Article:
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Adai Colom, group leader, Biofisika Institute (Spain)

Name: Adai Colom
Current position: Group leader
Place: Biofisika Institute (Spain)
Research topic: Cell membrane organization and dynamics



What was your position and research topic with the NCCR Chemical Biology?

I was a postdoc in Aurélien Roux’s lab (UNIGE), where we developed new methods for the study of cell membrane mechanics in cellulo and in vitro together with the group of Stefan Matile, who created the Flipper-TR® molecule, a probe mechanosensitive to membrane lipid composition.

What was your experience in the Roux lab?

In one word: Fantastic! I came to the lab with the objective to learn different techniques and ways to focus on different biological problems and I left with that knowledge and much more. People in my team were more than great; I learned a lot from each one of them and it was always a pleasure to go to the lab.

What helped you to open your own lab? And what were the main hurdles you had to overcome to be where you are now?

What really helped me is the support I received from colleagues and from the Biofisika Institute. The rules and project management framework are different here from Switzerland and my institute had to guide me especially during the CoV2 pandemic. I learned how important it is to ask feedback from more experienced colleagues. The Institute helped me to set up the lab and granted in my team an incredible technician who knows well the place. As the main hurdle I had to face, I would mention the lack of time. I started my lab during a very weird moment, with almost everything closed, so I could not get the material and the feedback that I would have normally.

What is your current research topic?

Cell membrane mechanics, specifically during immunological synapse and viral infection.

What was the best or most exciting moment of your career?

I had several exciting moments during both my PhD and postdoc. The most recent one is when I got my first grant (MINECO) as a PI! In Spain, there are not many funding opportunities and receiving this grant is not only a great help to start the lab, but also a form of recognition as an independent researcher. The Institute of Biofisika helped me a lot to obtain the MINECO grant, but also, before that to obtain the Ramon y Cajal grant from the Spanish State Research Agency.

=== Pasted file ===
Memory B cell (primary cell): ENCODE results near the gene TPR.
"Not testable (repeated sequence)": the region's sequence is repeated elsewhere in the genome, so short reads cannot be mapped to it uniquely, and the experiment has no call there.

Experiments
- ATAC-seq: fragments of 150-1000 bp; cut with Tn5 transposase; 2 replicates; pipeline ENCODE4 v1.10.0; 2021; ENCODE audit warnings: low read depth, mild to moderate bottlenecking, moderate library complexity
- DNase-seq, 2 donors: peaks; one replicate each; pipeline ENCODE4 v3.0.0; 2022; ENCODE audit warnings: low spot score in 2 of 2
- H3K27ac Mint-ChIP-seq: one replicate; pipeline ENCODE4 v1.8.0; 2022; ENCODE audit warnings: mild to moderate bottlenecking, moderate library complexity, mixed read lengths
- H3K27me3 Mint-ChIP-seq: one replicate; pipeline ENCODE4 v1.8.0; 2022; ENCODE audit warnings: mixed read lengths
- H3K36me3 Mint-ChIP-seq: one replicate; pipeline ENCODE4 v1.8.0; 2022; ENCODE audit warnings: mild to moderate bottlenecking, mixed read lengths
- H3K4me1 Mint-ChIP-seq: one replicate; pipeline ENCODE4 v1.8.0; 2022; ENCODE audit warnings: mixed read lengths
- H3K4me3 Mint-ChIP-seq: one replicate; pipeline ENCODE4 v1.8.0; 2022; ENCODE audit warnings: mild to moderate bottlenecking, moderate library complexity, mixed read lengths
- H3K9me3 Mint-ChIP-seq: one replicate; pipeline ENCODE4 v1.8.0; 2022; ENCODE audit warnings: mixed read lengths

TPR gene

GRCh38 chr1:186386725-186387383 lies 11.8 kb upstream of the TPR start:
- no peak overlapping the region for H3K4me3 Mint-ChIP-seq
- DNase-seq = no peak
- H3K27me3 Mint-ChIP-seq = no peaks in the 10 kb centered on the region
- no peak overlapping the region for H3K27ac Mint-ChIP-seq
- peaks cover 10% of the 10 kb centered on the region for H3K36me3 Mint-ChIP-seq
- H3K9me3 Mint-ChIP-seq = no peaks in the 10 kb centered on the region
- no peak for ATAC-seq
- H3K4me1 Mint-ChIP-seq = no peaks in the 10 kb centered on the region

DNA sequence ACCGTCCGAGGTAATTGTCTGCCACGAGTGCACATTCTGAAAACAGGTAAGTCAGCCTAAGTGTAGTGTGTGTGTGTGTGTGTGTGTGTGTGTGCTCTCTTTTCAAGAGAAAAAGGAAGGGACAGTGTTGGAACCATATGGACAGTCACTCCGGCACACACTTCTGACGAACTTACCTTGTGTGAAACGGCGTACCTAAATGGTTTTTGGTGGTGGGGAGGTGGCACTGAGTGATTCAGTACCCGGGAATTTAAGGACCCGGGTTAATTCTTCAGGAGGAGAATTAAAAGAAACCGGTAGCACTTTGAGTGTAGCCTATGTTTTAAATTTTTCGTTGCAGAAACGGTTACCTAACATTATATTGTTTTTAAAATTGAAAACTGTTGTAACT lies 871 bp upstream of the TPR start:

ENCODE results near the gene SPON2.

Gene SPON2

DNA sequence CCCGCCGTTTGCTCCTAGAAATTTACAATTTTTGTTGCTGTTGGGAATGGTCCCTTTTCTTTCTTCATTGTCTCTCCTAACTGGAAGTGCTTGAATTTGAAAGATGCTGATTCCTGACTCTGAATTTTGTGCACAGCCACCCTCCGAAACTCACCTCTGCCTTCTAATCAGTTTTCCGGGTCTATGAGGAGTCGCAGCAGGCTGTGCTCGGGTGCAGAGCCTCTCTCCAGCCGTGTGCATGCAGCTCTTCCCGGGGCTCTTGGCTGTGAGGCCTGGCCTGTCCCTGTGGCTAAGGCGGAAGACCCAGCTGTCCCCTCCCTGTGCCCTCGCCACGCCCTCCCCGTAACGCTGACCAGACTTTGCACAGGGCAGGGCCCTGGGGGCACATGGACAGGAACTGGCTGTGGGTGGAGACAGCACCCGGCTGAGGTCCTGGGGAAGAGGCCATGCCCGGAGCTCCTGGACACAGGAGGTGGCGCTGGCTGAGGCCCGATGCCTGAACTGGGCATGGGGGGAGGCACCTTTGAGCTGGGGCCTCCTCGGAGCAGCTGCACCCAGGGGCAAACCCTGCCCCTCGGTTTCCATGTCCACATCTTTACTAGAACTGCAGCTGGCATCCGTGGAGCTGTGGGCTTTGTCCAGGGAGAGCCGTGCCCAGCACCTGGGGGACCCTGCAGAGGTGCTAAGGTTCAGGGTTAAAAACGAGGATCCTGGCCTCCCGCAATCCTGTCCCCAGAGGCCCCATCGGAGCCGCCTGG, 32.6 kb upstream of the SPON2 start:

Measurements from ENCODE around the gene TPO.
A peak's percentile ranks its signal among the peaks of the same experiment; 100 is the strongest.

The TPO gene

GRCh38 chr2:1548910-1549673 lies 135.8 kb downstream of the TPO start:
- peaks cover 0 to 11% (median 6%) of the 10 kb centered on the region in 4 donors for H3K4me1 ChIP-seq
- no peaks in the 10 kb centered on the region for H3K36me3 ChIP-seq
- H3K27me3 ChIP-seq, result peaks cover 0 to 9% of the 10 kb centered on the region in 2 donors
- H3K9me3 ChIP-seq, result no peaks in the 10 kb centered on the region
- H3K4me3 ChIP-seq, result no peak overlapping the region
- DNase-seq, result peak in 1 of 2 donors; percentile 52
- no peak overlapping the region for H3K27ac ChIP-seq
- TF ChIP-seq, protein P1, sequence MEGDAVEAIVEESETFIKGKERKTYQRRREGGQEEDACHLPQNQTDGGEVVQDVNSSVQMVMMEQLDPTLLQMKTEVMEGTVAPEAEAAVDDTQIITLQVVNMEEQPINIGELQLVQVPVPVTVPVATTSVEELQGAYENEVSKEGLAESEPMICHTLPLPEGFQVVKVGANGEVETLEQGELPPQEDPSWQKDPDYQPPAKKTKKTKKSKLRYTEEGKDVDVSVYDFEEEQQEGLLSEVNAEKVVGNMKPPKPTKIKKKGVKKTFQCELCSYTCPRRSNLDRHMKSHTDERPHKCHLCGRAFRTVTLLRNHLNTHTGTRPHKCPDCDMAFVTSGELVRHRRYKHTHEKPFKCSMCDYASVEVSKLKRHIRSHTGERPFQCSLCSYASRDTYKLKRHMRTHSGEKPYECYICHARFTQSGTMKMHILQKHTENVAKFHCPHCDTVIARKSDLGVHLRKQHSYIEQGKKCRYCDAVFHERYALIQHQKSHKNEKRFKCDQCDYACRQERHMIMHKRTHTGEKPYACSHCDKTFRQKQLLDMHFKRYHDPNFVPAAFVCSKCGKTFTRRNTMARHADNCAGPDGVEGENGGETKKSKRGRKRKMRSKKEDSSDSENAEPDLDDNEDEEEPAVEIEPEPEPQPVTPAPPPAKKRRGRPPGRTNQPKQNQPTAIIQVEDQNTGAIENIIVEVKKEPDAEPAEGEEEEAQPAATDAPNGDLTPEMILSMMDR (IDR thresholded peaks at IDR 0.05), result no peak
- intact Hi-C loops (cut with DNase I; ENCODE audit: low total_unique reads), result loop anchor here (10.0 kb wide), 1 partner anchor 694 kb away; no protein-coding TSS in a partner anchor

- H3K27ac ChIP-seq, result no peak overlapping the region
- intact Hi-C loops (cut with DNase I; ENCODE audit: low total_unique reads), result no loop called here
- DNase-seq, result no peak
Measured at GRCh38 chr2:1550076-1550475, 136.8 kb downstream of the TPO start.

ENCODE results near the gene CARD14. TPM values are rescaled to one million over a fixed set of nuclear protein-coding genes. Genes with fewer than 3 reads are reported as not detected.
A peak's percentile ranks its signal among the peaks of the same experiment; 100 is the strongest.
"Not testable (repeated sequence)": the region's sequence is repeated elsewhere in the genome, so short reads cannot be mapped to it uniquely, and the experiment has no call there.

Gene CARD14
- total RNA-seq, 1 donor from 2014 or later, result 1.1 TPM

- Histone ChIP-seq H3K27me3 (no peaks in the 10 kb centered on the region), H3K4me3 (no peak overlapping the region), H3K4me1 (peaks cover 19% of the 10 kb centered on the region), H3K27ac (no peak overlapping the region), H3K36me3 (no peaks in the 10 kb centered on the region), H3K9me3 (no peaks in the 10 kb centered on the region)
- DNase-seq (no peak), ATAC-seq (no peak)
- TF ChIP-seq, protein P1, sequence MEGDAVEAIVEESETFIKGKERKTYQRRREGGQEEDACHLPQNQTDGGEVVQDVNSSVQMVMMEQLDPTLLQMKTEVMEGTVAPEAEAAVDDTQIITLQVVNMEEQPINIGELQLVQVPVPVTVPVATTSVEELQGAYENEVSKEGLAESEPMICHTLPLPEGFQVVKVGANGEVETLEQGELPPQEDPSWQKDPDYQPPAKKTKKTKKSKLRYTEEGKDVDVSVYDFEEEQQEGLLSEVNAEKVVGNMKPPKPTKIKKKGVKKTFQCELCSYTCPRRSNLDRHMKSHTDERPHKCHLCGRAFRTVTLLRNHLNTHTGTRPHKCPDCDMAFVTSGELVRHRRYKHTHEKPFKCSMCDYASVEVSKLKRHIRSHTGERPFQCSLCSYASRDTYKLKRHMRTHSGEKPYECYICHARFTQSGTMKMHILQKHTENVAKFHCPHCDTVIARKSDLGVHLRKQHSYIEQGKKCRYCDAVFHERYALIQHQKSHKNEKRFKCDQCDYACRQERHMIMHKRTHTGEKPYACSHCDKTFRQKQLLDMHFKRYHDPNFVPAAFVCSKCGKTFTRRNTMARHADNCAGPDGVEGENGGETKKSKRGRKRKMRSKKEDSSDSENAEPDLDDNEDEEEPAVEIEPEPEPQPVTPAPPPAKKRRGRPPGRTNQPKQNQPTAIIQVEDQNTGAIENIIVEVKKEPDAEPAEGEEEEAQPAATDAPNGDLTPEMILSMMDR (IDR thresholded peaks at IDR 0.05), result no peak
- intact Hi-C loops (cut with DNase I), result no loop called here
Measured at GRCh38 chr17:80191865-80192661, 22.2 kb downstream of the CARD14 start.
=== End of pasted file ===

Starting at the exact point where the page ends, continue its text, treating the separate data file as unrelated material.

What did you find unique about your collaboration with the NCCR Chemical Biology?

The opportunity to collaborate with many people that have very different backgrounds. It proved me how nice it is to focus on a problem from different perspectives.

What are the skills you acquired with the NCCR?

We had many courses and retreats organized by the NCCR, like courses on soft skills and a Symposium on Careers in Science, which I found very interesting and useful. Still, the most significant “skill” I learned then is the importance of having an interdisciplinary focus on a project.

What advice would you give to a junior scientist interested in pursuing your path?

The most important one: enjoy what you are doing in the lab. Also, learn from the people you have around you and ask as many questions as you need to your colleagues, because sometimes a good collaboration can evolve from these questions.

Adai Colom is a group leader at the Biofisika Institute in Leioa (Spain). He did his PhD between the Institute Curie in Paris and Aix-Marseille University (France), under the supervision of Prof. Simon Scheuring, and succeeded to develop one of the first High-Speed Atomic Force Microscopes (HS-AFM) with an optical setup, which provided the first molecular movies of membrane proteins in living cells. Then, in 2014, Adai did a postdoc with Prof. Aurélien Roux at the University of Geneva where he developed new methods to study cell trafficking and membrane mechanics in cells and in vitro in collaboration with other labs from the NCCR Chemical Biology. Since 2020, he has joined the Biofisika Institute (Spain) as a PI researcher. He has been received as an Ikerbasque and Ramon y Cajal Fellow. Adai will be presenting his work as an emerging investigator at the International Symposium on Chemical Biology 2022.

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